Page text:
Recently he told me he wants to be a history teacher because he wants people to learn about the past so they don’t mess up again.

I have long said that Tucker will make a difference in others’ lives because of his early attention to social justice.  He didn’t understand the inequality that exists between people before he really knew the extent of the inequalities.

You’re spiritually inclined. Yep – he does not have an ego.  When he played basketball this year he never once compared himself or complained about playing time.  He simply doesn’t recognize people as being better or worse and rarely compares himself to another (read Day #138 – The Red T-Shirt).  He also gets the better part of religion – the part that focuses on grace, forgiveness, and health.

You understand the transience of life.  Yep – he has a strange understanding of the ‘cycle’ of life.  This year his 5th grade teacher passed away.  I was worried and wondered how he would handle her death.  First he wanted to know all of the details about her illness.  Then, he simply said “I feel bad for her family because they will miss her- but it’s better that she went to heaven and isn’t in pain.  She was a great teacher.  She won’t ever really die though, because she had so many students who know her ideas. They will teach their children and their children and their children…you know what I mean?”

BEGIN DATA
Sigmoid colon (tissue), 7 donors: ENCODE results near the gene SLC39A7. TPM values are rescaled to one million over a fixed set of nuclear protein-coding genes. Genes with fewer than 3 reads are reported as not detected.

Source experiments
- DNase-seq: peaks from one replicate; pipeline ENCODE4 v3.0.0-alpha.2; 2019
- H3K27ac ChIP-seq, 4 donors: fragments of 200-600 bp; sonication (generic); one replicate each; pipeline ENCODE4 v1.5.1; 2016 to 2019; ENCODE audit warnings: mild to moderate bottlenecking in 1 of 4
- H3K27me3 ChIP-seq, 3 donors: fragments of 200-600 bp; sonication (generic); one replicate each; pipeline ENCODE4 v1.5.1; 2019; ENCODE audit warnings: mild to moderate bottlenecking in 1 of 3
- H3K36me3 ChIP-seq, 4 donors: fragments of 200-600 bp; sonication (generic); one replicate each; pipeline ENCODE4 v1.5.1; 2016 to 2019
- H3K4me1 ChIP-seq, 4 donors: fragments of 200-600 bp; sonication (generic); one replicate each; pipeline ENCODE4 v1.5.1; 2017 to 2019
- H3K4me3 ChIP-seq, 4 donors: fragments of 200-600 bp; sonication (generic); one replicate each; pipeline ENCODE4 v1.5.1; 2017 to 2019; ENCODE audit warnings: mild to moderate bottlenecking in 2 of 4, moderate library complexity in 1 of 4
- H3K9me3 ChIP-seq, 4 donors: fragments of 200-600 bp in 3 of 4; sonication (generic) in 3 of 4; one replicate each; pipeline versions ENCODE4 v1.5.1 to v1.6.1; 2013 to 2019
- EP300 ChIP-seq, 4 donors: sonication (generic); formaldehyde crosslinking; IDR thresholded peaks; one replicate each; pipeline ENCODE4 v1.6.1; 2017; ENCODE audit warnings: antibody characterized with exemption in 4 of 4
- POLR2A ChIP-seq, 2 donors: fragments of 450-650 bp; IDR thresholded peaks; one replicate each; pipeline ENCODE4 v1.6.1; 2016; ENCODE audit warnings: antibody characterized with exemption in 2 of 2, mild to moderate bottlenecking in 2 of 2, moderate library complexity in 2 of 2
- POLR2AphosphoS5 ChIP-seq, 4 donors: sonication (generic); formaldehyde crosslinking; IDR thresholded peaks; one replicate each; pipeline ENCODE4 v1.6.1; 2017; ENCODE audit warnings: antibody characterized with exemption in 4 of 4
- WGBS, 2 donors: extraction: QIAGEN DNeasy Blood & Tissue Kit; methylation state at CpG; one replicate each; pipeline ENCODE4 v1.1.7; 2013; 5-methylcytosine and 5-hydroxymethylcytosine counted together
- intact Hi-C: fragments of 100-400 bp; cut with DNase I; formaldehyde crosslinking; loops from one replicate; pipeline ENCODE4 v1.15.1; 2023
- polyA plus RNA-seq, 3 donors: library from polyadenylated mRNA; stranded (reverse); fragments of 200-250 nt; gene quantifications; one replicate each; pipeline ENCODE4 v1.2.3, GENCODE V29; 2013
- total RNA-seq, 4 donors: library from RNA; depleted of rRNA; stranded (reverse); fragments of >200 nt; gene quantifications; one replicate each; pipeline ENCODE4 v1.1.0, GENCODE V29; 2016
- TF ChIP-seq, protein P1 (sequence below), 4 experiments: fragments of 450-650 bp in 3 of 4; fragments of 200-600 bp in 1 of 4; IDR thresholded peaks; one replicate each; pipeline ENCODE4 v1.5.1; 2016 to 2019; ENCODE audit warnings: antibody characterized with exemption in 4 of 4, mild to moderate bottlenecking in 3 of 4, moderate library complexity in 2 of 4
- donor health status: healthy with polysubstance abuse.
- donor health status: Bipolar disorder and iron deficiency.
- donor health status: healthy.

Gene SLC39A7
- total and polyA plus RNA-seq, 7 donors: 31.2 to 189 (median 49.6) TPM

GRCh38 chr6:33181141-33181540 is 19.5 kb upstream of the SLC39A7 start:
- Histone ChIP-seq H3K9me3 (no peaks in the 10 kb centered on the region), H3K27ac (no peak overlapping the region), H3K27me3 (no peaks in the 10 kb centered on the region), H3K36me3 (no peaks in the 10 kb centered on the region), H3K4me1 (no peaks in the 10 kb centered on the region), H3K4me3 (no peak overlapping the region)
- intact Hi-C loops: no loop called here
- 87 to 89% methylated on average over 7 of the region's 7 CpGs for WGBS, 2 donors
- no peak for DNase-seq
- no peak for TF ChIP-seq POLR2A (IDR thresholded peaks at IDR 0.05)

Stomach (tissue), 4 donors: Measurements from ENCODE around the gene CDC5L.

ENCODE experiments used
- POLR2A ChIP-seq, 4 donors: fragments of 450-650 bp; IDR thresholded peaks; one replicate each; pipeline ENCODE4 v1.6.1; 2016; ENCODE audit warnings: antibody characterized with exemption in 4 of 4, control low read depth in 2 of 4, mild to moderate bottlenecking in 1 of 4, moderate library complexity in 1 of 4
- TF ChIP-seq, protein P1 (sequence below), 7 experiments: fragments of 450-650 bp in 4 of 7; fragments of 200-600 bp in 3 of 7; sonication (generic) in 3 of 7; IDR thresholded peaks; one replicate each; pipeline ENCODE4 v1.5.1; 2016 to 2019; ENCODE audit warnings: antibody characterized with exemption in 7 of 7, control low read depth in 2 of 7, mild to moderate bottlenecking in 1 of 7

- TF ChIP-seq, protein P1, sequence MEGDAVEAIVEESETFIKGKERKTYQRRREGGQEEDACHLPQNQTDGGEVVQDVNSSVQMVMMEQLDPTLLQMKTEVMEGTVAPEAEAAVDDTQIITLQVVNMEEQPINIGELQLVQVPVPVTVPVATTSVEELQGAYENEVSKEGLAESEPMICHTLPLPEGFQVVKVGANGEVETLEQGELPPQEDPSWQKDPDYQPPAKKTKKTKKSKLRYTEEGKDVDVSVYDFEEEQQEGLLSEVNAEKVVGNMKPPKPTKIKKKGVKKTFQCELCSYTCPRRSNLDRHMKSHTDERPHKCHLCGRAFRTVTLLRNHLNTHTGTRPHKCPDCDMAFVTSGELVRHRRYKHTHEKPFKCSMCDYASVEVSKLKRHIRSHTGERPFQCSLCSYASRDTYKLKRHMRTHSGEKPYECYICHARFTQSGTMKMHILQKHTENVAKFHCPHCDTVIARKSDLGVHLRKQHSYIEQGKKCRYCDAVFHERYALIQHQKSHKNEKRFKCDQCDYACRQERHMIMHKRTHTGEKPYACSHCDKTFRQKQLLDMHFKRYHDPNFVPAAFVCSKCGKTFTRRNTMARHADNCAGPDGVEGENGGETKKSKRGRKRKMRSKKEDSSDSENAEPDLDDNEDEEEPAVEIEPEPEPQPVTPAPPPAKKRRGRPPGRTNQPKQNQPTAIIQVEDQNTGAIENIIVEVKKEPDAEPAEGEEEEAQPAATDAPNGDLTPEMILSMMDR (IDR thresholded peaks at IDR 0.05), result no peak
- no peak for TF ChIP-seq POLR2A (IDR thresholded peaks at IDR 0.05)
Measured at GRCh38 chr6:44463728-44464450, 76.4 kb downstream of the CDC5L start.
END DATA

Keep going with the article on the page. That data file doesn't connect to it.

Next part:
What?!?!  Was that my 12-year-old?  Sure was…

You’re thoughtful and introspective.  Yep – he is always thinking about others.  The other night he exited the auditorium immediately after his sister’s orchestra concert.  We thought it was because he was on overload.  That was not the case.  He wanted to be first in line to get ice cream.  For himself? Possibly, except that he returned with two cups.  He also got one for Estelle so she wouldn’t have to wait in line. He knew there would be a big line once all of the children finished. He doesn’t always learn from lessons ‘taught to him’ but he always learn from lessons ‘taught to himself.’

You see the bigger picture.  Yep – he does not get lost in the details of life.  He understands that life is more than any given moment.

You aren’t materialistic.  Yep – he could care less if his t-shirts came from Target or the Nike Store.  He doesn’t really even recognize ‘brand’ labels.  He is happy to just be where he is – he never asks for gifts and every Christmas says, “I have everything I need – a home, a family, and food.”

You were a strange, social maladaptive kid.  Yep – I love this quote from the website, “If you can talk to your child like he/she is an adult – you’ve probably got an old soul on your hands.”

You just ‘feel’ old. Yep – he prefers to have conversations with ‘older’ people.  He even has an ‘old’ sense of humor.  When he was four he was riding in the back of his Grandmother’s vehicle and she was backing out slowly.  He proclaimed, “C’mon Grandma, get ol Bessie moving.”

Here is what I know…as more parents tell me about their children with ASD I’ve recognized they seem to have many of these same qualities.  It seems pretty obvious that we should spend a little less time teaching them the ‘right ways’ to think, feel, and behave and spend more time learning from them how to think, feel, and behave.